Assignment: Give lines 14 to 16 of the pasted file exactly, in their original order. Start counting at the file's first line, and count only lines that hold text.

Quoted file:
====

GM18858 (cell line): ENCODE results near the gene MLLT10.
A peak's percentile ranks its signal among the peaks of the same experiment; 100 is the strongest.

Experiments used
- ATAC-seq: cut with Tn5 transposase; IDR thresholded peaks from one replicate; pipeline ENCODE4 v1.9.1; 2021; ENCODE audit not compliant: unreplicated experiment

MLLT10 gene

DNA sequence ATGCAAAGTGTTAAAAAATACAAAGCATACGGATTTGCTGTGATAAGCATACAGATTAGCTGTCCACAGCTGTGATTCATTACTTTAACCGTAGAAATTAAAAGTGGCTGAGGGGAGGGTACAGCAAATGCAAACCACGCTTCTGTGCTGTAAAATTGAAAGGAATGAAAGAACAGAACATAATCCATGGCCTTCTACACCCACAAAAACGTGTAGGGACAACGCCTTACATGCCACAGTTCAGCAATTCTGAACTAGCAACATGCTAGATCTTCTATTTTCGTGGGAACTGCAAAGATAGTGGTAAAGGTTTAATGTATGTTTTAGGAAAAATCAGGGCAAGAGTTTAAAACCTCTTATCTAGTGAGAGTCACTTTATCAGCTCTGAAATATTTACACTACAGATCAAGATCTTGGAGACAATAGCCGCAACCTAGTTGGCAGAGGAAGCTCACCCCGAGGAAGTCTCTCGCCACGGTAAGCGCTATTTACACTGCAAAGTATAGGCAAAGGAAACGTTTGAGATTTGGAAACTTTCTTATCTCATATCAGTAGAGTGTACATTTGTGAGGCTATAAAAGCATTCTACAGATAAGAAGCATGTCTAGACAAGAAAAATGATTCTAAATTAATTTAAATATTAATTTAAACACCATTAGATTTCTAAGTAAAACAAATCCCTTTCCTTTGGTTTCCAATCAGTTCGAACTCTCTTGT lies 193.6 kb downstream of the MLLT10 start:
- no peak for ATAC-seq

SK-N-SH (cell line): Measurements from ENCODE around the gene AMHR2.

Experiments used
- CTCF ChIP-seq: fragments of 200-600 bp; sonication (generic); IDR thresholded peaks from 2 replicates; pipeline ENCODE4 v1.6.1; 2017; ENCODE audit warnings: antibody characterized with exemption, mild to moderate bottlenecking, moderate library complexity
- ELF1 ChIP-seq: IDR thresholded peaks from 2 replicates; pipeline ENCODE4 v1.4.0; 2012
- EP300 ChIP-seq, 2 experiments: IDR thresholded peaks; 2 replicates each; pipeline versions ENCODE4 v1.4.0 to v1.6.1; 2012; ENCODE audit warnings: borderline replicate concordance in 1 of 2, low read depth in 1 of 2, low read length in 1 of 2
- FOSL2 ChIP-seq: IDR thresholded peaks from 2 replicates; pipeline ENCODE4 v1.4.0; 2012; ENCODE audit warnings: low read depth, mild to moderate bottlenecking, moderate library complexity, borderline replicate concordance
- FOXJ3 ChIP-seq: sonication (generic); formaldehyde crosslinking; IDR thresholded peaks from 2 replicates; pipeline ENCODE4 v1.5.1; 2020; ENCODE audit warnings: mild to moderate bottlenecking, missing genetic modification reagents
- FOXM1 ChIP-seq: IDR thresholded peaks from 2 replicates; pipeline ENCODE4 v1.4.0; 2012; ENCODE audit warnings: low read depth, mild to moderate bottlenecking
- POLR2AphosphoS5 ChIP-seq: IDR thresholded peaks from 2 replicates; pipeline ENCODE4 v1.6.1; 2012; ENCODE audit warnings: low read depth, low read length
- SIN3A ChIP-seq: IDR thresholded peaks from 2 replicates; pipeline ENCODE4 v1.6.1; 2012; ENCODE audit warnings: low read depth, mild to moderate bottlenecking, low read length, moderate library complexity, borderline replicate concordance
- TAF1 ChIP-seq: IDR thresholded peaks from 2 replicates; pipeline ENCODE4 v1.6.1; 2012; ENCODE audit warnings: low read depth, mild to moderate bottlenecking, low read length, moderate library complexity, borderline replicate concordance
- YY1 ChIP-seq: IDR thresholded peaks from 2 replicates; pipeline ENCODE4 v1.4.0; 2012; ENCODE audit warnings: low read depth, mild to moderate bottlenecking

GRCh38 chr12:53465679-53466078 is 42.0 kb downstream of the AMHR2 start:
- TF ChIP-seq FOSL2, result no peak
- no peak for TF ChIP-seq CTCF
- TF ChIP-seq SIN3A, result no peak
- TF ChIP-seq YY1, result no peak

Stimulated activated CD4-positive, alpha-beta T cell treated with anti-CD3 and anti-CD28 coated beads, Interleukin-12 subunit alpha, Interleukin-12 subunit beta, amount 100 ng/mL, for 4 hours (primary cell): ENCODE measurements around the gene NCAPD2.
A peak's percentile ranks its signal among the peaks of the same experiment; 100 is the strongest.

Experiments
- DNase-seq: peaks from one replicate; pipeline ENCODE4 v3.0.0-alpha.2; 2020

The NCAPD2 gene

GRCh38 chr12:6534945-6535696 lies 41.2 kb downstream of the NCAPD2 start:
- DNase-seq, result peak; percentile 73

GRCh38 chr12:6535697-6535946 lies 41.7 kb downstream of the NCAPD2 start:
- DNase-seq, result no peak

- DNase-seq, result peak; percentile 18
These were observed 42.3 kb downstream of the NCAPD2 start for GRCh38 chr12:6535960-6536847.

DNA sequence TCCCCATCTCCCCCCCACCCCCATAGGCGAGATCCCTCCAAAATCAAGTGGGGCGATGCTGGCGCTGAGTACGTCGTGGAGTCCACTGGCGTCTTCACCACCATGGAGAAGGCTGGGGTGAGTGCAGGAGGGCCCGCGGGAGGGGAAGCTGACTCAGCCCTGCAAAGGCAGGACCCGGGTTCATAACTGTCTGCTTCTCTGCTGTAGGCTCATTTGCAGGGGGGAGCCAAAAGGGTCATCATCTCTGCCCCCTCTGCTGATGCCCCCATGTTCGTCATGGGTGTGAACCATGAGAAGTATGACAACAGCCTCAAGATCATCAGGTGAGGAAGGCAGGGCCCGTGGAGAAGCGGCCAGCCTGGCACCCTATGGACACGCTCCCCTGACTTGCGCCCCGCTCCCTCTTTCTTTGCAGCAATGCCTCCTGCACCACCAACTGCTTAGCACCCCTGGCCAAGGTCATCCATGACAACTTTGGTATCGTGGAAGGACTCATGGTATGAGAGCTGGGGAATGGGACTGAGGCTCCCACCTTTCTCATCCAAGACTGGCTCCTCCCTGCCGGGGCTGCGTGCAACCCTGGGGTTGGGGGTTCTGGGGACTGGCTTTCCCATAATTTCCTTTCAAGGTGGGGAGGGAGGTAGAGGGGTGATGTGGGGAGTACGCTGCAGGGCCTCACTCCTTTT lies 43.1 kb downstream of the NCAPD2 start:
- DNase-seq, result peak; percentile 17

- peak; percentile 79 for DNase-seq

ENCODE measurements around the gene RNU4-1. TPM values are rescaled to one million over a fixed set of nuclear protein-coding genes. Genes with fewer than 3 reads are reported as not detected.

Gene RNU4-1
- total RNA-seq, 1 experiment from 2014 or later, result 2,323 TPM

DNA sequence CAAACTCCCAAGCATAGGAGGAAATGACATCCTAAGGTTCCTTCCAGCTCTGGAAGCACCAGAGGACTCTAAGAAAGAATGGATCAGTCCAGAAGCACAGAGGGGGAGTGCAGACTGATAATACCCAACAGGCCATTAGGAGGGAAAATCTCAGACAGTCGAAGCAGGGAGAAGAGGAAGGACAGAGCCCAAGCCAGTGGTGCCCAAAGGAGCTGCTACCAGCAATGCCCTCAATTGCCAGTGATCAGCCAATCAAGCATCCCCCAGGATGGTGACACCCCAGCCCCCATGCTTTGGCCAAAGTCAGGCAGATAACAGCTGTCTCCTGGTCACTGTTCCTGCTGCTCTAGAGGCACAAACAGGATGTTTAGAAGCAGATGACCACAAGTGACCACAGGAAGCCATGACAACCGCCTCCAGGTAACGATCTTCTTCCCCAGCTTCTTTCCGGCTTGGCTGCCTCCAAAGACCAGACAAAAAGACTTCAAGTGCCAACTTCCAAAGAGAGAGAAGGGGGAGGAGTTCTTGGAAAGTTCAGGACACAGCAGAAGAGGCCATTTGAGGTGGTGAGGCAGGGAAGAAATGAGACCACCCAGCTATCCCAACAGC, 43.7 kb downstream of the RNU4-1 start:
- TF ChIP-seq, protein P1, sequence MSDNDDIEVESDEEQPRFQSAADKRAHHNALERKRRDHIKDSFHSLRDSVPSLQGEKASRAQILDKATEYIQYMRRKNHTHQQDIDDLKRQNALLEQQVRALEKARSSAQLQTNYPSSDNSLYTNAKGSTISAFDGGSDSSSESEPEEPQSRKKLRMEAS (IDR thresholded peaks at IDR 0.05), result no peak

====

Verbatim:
- FOXJ3 ChIP-seq: sonication (generic); formaldehyde crosslinking; IDR thresholded peaks from 2 replicates; pipeline ENCODE4 v1.5.1; 2020; ENCODE audit warnings: mild to moderate bottlenecking, missing genetic modification reagents
- FOXM1 ChIP-seq: IDR thresholded peaks from 2 replicates; pipeline ENCODE4 v1.4.0; 2012; ENCODE audit warnings: low read depth, mild to moderate bottlenecking
- POLR2AphosphoS5 ChIP-seq: IDR thresholded peaks from 2 replicates; pipeline ENCODE4 v1.6.1; 2012; ENCODE audit warnings: low read depth, low read length